Nadal will play Grigor Dimitrov on Friday, the day after 35-year-old Roger Federer takes on 31-year-old Stan Wawrinka in an all-Swiss semifinal.

"Even when I was winning a lot I had doubts, you can imagine I had more when I had injuries," Nadal said. "I think I had a great career, but at the same time I had a lot of tough moments. That makes me enjoy even more the good moments I'm having today."​

Serena through to semis

Serena Williams reached her 10th consecutive Grand Slam semifinal, and kept her bid alive for a record 23rd major title, with a 6-2, 6-3 win over Johanna Konta on Wednesday.

Her opponent in the semifinals, Mirjana Lucic-Baroni, who beat fifth-seeded Karolina Pliskova 6-4, 3-6, 6-4, had a much longer wait to get back to this stage at a major — nearly 18 years.

It's the second time in the last two years that three women in their 30s have reached the semifinals at a major: Venus Williams, 36, Serena Williams, 35, and Lucic-Baroni, 34. Serena also reached the semifinals at the 2015 U.S. Open, alongside 30-somethings Flavia Pennetta and Roberta Vinci.

"Thirty is the new 10," Williams said after her match. "No matter what happens, somebody 34 or older will be in the final."

Williams struggles with serve

The second-seeded Williams was tested by Konta in the second set when the British player broke her to go up 2-1. But Williams broke back at love to level the score at 3-all and saved another break point in her next service game before closing out the match.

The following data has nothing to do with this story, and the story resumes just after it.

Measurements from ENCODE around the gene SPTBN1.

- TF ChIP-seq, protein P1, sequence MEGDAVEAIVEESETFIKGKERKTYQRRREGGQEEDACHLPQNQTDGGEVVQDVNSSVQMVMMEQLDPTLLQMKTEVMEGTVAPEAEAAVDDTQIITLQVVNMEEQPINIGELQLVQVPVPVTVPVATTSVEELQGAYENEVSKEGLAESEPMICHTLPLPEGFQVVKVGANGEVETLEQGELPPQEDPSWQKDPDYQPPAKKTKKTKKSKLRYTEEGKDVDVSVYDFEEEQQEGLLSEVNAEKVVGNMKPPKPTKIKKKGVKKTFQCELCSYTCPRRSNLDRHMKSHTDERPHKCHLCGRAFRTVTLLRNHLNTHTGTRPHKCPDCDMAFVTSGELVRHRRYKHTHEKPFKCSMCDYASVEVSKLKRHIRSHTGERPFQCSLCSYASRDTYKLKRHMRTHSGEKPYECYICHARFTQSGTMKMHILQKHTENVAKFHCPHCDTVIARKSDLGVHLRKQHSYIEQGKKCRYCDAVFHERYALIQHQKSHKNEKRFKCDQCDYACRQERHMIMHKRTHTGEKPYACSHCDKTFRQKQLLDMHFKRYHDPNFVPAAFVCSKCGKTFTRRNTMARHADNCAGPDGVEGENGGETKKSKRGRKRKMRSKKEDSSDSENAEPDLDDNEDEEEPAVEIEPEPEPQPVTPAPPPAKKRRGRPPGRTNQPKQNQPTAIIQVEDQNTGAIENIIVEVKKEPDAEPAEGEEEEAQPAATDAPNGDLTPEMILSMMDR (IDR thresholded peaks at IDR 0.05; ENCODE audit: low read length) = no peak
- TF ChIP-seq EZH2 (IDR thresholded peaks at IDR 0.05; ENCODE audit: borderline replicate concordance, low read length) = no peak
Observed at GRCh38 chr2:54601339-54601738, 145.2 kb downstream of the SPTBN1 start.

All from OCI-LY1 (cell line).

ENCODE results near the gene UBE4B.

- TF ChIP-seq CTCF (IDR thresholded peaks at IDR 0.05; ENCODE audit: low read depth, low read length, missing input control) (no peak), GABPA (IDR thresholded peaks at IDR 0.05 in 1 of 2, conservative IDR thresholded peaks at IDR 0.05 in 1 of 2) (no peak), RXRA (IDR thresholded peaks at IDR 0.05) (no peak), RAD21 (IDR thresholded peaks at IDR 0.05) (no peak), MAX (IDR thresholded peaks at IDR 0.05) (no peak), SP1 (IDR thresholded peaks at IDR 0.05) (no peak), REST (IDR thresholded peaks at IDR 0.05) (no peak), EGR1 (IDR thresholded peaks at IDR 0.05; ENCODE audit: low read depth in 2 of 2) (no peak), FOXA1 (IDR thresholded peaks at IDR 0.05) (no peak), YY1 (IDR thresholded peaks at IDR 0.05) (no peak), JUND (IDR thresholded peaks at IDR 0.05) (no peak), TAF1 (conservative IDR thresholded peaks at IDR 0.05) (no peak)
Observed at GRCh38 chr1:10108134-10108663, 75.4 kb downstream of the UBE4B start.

Williams finished with 10 aces, but only connected on 45 per cent of her first serves overall.

"The main focus is actually my serve even though I missed a lot today," she said. "I got a little frustrated, but then I just told myself, 'Serena, stop complaining. Don't be Baby Rena out here."'

Once a prodigy

Lucic-Baroni advanced to the last four at a major for the first time since her run to the Wimbledon semifinals in 1999 at the age of 17.

The last time she made it this far, Lucic-Baroni also had to face a woman in the semifinals with 22 majors — Steffi Graf. Graf won that match, but fell short in her bid to win her 23rd major title against Lindsay Davenport.

Lucic-Baroni is surprised she is getting another chance at this stage of her career.

She was once considered a prodigy with as much promise as the Williams sisters. She won the first tournament she entered as a 15-year-old in 1997 and several months later captured the 1998 Australian Open doubles title with Martina Hingis.

After her run to the Wimbledon semifinals the following year, however, Lucic-Baroni's career was sidetracked by personal issues and financial problems. She was largely out of the sport for several years before launching a comeback in the late 2000s.

"I know this means a lot to every player to reach the semifinals, but to me, this is just overwhelming," she said, in tears, after the match. "This has truly made my life and everything bad that happened, it has made it OK."

The 79th-ranked Lucic-Baroni is the third-lowest-ranked player to reach the semifinals of the Australian Open after Justine Henin (unranked, 2010), Claudia Porwick (No. 81, 1990) and Williams (No. 81, 2007).